Cambridge Analytica engaged in some very sketchy activities. The head of the company asked Wikileaks guru Julian Assange to help find Hillary Clinton’s 33,000 missing emails. The company may have used their microtargeting of individuals on social media to help Russia coordinate their propaganda campaign in favor of Trump.
Cambridge Analytica also collected personal data on individuals without their consent or their knowledge. Facebook was aware of this for two years but didn’t act on it until yesterday when they banned CA from advertising on their platform. According to the Trump campaign, CA was working side-by-side with representatives from Facebook and Twitter on their digital campaign.
You wonder how much of an effect CA had as the presidential election was decided by fewer than 80,000 votes in three swing states and the EU referendum by two percent of UK voters.
Collecting personal data on social media users allows the company to learn who is susceptible to certain kinds of advertising and who can be manipulated. For example: Who can be tricked and conned by fake news, who only wants confirmation bias, and who will really believe Pizzagate and that the Pope endorsed Donald Trump? Russian ads and propaganda convinced millions of people the absurdity of Trump being more honest than Hillary Clinton, just like Coca-Cola ads have you convinced penguins and polar bears are on the same continent.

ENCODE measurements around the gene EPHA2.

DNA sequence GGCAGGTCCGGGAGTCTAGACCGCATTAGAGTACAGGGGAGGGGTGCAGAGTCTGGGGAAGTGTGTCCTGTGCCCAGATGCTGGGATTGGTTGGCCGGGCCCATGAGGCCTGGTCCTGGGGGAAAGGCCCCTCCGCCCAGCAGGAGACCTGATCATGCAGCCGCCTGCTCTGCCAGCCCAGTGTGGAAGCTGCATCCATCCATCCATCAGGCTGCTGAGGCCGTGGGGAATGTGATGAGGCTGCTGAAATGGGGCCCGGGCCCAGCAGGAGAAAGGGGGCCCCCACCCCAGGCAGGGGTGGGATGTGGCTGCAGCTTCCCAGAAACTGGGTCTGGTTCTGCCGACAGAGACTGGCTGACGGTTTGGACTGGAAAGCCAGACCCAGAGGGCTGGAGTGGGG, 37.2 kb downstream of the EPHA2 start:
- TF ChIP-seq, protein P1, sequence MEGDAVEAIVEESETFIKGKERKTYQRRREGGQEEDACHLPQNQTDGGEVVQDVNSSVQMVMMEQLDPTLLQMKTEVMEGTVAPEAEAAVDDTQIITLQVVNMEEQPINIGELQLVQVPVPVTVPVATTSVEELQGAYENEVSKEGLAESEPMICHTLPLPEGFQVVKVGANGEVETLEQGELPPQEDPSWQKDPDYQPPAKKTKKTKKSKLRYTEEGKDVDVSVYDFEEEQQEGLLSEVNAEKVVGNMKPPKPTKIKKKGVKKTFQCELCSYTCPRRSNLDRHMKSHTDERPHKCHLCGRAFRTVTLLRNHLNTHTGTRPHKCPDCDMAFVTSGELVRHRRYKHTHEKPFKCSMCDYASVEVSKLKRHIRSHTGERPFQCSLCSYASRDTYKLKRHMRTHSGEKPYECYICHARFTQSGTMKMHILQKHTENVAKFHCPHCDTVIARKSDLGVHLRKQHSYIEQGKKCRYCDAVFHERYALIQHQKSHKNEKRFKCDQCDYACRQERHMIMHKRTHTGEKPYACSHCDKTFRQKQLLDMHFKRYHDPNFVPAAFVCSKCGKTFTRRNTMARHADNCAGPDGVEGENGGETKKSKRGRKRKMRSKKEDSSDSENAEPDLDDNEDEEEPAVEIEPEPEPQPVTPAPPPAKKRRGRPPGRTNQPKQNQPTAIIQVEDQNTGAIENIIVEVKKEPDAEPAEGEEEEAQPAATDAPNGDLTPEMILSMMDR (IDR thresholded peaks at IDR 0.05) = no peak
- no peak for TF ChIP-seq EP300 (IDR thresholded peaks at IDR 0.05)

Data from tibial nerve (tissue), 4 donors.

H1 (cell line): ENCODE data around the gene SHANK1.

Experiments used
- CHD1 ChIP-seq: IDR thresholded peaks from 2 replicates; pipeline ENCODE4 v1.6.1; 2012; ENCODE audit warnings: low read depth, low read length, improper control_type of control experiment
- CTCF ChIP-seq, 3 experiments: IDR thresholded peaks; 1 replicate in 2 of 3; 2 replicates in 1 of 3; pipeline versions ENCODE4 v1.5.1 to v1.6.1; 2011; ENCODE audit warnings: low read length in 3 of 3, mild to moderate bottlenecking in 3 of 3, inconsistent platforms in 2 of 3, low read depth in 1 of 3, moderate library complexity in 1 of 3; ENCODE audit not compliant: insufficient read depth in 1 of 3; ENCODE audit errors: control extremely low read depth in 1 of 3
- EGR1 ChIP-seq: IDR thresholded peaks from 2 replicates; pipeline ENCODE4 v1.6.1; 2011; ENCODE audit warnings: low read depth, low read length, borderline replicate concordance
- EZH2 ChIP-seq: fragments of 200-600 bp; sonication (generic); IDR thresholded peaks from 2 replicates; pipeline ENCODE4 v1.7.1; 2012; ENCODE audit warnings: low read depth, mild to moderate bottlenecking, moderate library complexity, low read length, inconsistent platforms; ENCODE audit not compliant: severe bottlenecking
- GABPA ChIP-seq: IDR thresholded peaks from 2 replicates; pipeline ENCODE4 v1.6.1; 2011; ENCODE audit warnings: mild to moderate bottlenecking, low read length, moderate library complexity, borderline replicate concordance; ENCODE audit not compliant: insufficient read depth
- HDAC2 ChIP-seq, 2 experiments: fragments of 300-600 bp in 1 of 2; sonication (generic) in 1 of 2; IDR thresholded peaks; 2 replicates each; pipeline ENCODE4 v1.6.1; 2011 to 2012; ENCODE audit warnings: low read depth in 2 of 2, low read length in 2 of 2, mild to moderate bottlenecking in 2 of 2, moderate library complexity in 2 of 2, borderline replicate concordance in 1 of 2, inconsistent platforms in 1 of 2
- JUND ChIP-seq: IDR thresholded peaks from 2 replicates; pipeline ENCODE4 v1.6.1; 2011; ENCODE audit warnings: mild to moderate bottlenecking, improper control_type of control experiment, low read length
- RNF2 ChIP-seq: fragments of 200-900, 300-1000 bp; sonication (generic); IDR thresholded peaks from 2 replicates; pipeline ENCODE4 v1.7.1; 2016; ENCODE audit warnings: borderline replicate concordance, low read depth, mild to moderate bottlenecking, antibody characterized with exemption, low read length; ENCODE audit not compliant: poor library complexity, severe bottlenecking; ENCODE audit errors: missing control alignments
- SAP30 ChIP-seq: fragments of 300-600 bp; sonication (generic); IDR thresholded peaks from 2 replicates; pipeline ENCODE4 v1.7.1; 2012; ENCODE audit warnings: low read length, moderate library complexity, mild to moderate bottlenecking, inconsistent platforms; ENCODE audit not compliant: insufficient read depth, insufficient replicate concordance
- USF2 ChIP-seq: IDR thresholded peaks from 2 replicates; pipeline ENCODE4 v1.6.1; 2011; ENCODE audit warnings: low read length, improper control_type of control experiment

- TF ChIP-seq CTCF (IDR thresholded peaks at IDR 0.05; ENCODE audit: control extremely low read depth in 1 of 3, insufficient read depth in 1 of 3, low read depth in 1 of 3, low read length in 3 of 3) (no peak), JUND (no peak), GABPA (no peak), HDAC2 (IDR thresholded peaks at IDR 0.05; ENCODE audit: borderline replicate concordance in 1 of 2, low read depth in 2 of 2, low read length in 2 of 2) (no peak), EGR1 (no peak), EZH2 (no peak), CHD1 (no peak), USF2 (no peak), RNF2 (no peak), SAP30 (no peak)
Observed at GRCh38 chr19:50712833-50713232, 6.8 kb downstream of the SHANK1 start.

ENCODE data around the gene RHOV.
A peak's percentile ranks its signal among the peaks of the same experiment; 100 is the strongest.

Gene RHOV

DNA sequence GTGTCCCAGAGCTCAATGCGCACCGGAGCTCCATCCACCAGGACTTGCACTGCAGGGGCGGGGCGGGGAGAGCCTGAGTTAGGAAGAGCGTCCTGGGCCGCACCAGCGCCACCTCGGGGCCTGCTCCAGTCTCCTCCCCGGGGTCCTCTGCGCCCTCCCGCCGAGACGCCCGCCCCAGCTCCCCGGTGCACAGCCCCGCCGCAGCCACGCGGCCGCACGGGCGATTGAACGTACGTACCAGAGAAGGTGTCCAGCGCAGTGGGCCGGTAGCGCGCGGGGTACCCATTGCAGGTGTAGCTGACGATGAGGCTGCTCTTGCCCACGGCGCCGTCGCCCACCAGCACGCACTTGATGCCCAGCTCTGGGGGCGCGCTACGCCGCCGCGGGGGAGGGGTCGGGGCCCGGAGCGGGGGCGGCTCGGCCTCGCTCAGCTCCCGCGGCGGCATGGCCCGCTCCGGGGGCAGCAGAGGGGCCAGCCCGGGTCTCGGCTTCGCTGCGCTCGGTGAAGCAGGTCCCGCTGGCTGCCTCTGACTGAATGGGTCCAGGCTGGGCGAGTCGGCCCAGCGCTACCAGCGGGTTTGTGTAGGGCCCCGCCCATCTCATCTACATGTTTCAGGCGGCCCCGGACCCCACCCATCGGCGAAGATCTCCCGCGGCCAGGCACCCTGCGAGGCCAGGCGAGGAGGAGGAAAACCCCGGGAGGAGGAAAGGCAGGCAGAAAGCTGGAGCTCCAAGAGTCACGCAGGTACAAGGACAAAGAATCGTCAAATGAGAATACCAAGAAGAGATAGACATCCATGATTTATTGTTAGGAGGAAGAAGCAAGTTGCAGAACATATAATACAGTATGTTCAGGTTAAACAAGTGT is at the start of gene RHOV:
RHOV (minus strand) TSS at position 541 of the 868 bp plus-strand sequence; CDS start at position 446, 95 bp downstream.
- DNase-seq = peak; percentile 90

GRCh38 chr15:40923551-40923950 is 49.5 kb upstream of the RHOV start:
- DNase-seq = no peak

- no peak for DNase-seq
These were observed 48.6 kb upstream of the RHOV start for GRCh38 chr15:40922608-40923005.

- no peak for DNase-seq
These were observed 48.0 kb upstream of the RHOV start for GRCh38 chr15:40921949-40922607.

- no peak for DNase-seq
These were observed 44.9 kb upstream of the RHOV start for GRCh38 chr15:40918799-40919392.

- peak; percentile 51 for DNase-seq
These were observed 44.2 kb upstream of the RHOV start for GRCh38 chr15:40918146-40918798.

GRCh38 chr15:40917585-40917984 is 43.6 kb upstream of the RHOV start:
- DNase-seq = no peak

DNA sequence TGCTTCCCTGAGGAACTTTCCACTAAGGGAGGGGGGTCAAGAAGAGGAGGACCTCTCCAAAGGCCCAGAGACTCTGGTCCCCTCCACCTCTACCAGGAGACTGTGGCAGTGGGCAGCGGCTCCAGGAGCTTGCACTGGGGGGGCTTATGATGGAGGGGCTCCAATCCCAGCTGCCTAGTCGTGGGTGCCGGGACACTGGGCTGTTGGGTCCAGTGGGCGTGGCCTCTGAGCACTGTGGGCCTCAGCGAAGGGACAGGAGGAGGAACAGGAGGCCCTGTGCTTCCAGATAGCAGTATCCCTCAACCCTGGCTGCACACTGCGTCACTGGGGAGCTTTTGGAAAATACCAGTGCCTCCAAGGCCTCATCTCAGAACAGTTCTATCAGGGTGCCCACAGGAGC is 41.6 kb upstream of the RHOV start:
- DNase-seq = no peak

It gets worse. Alexander Nix, the CEO of Cambridge Analytica was caught on tape talking to who he believed were prospective clients (but were actually undercover reporters for the UK’s Channel Four), where he described strategies of filming opponents in compromising situations with Ukrainian sex workers. Mark Turnbull, the managing director of Cambridge Analytica Political Global, was caught explaining that plausible deniability was a crucial element and said it was vital that people seeing false rumors online never discovered where they were coming from. I discovered it doesn’t matter if people find out where it’s coming from. They’ll still post it and call you a liar when you point out the facts.
Turnbull said, “We just put information into the bloodstream of the internet and then watch it grow, give it a little push every now and again. Like a remote control. It has to happen without anyone thinking, ‘That’s propaganda,’ because the moment you think, ‘That’s propaganda,’ the next question is, ‘Who’s put that out?'” That sounds very similar to the Russian Troll Farm strategy.